Author Topic: Adjusting recipes -fermentation time.  (Read 5088 times)

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Online Pete-zza

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Re: Adjusting recipes -fermentation time.
« Reply #20 on: January 11, 2009, 05:02:28 PM »
JohnLondon,

I'm glad to hear that things worked out well after all. Would you mind telling me how the dough progressed from start to finish including times? That might help me get a better feel for how much yeast to use for a winter version to get the dough to fit the window of usability you requested.

Peter


Offline JohnLondon

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Re: Adjusting recipes -fermentation time.
« Reply #21 on: January 11, 2009, 05:25:46 PM »
OK, I will try.
Started off pretty sticky, but I perservered with the kneading for approx 10 minutes, it was still slightly sticky to the touch.
I placed it in a lightly oiled bowl ,covered with clingfilm (seran? wrap), it did seem to spread out a bit, but not a lot.After 6 hours I put it into a warmed oven.This seemed to wake it up...I think I messed up, fI managed to miss the bit where you said to use 105 degree water, and for some reason got it in my head that it needed to be cooler.After 1.5 hours  or so I punched the dough and left it to sit for another 1.5 hours .It did rise again, but not doubled.
When I removed it from the bowl ,it did stick a bit, but not too much.I didnt knead it.I just gently pushed it out to shape..kind of  ;D , I still got to learn how to do that bit properly.

Online Pete-zza

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Re: Adjusting recipes -fermentation time.
« Reply #22 on: January 11, 2009, 05:46:45 PM »
JohnLondon,

Water temperature is important to this dough this time of year but it is also possible that more yeast is needed. If you repeat the experiment, it would be helpful to know whether using the warmer water solves the problem by itself.

If you plan to make this type of pizza again, you may want to consider buying a pizza screen. I believe the term used in the UK for such a screen is "whire mesh". That is what Pizza Express uses to make its 14" Romana pizzas. You might find that you get better bottom crust coloration with the whire mesh than with the pan you are now using. Before considering a whire mesh, however, you might try baking the pizza longer on your pan at the lower oven rack position to see if that produces the desired results. I would love to see some photos sometime if that is possible.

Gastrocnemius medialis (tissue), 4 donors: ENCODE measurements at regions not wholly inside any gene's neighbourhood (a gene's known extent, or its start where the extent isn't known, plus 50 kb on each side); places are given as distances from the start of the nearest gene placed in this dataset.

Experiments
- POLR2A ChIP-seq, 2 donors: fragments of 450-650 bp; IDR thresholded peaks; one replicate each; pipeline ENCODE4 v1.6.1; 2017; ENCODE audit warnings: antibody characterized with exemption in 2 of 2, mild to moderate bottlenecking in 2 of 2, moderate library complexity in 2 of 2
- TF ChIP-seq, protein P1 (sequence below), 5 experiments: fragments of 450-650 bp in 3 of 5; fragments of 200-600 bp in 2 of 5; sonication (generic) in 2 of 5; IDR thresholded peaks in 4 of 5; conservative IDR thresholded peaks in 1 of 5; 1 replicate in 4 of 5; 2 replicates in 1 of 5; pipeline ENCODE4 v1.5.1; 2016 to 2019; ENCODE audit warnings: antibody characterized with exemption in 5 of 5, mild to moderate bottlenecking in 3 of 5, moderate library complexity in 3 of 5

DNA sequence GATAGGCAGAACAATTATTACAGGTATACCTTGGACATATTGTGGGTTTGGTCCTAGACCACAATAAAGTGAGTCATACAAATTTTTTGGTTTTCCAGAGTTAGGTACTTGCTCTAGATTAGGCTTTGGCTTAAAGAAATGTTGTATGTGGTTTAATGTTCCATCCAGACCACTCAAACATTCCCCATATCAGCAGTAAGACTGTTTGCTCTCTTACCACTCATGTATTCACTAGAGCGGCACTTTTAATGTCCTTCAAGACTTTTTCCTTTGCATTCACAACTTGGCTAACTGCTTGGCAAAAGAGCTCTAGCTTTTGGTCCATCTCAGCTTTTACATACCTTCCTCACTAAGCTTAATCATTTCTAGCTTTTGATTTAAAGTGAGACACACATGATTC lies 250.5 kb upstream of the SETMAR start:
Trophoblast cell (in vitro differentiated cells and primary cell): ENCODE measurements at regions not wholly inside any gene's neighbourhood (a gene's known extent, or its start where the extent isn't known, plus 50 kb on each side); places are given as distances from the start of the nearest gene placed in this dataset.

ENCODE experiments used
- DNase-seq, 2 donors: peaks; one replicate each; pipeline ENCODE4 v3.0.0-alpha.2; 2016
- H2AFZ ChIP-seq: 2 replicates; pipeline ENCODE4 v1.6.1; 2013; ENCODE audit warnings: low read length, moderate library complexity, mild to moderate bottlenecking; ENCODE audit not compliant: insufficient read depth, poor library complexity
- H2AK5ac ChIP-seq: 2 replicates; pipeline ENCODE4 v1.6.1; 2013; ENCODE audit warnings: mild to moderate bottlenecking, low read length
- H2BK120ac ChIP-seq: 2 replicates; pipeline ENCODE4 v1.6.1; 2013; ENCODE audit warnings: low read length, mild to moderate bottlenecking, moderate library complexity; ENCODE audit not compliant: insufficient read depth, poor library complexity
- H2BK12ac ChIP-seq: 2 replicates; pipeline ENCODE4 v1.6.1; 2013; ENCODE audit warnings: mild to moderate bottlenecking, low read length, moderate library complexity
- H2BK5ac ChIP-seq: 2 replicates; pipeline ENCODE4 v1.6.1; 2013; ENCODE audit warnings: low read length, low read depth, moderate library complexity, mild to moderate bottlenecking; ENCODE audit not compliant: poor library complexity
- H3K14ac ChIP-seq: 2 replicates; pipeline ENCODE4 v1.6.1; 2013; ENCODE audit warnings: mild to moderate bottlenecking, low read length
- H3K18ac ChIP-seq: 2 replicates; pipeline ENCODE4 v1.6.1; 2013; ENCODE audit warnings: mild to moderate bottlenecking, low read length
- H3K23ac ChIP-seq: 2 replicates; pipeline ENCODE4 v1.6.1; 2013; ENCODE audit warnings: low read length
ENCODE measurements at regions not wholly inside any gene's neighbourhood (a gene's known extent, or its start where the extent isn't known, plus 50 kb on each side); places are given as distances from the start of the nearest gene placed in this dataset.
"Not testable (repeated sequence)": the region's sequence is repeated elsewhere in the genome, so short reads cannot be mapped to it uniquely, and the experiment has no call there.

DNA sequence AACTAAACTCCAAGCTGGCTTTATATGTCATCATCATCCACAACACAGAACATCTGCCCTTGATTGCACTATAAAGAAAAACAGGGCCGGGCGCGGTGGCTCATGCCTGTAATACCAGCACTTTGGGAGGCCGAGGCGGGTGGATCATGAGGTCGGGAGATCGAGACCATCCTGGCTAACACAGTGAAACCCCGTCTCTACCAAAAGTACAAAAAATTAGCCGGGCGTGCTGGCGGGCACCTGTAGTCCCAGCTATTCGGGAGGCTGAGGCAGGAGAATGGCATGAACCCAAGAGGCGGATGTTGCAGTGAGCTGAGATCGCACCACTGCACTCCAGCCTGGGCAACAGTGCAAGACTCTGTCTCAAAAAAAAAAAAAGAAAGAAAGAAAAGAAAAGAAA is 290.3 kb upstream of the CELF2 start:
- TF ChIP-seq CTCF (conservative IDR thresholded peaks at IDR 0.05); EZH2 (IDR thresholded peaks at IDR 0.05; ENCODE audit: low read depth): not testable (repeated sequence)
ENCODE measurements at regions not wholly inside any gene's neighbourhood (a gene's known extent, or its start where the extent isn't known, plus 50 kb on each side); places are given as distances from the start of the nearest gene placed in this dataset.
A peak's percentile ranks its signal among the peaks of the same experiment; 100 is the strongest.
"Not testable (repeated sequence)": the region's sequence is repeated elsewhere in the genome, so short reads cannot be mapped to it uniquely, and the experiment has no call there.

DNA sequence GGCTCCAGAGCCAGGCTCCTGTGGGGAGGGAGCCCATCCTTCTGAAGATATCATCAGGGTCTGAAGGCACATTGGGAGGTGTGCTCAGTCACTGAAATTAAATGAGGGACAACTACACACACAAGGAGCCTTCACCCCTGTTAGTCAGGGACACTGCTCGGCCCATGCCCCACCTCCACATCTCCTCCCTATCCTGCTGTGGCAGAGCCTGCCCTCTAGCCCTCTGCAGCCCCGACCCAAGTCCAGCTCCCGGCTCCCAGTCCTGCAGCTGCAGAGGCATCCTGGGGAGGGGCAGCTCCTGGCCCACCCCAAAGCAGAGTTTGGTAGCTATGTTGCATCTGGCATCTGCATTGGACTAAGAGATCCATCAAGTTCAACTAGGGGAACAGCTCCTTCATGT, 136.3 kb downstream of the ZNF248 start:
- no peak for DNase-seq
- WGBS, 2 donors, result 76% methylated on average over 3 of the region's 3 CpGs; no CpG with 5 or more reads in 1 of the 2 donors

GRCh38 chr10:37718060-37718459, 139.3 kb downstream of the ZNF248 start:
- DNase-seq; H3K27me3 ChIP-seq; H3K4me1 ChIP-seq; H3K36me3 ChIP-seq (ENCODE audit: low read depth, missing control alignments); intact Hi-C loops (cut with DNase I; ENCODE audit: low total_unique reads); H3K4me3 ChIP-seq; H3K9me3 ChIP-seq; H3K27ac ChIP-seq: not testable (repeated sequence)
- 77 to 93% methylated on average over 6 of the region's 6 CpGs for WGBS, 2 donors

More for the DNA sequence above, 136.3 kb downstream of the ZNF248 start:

Peter

Offline JohnLondon

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Re: Adjusting recipes -fermentation time.
« Reply #23 on: January 11, 2009, 06:06:04 PM »
Yes, I intend to buy a screen. And hopefully, I can follow the instructions you provided more closely  :-\ .I will be making it again next week for sure.And I will take photos.

Online Pete-zza

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Re: Adjusting recipes -fermentation time.
« Reply #24 on: January 11, 2009, 06:14:58 PM »
JohnLondon,

While you are at it, you might look into getting a good digital thermometer if you don't already have one.

Peter

Offline JohnLondon

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Re: Adjusting recipes -fermentation time.
« Reply #25 on: January 11, 2009, 06:18:03 PM »
Do you mean for the room? or for the liquid? :-\

Online Pete-zza

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Re: Adjusting recipes -fermentation time.
« Reply #26 on: January 11, 2009, 06:43:09 PM »
Do you mean for the room? or for the liquid? :-\

Good question. I was thinking of a digital thermometer mainly for measuring the temperature of liquids and the dough itself (principally the finished dough temperature). If you don't already have a thermometer for measuring room temperature, you will perhaps want to get one of those too. I use the room temperature reading to calculate the water temperature to use to achieve a desired finished dough temperature and also to have a record in case I need to make adjustments to future dough batches.

Peter

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Re: Adjusting recipes -fermentation time.
« Reply #27 on: January 17, 2009, 07:55:32 AM »
I have just finished the pizza. I must say it tasted fantastic. I used a sauce that I made myself  :chef: I was a bit wary of the amount of sauce/cheese recommended...and I didnt have quite the amount of cheese stated but it was great.The underside could still have done with  a bit more cooking.I cooked it on the bottom shelf for 5 minutes,then moved it up to the middle for the remainder of the time,if I'd have left it any longer the top would have burnt.I can honestly say its the best home made pizza I have ever had .Thanks Peter for all the advice and help.


JohnLondon,

You might find Replies 52 and 53 starting at http://www.pizzamaking.com/forum/index.php/topic,6758.msg66312.html#msg66312 of interest.

Peter

Offline JohnLondon

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Re: Adjusting recipes -fermentation time.
« Reply #28 on: January 17, 2009, 03:46:42 PM »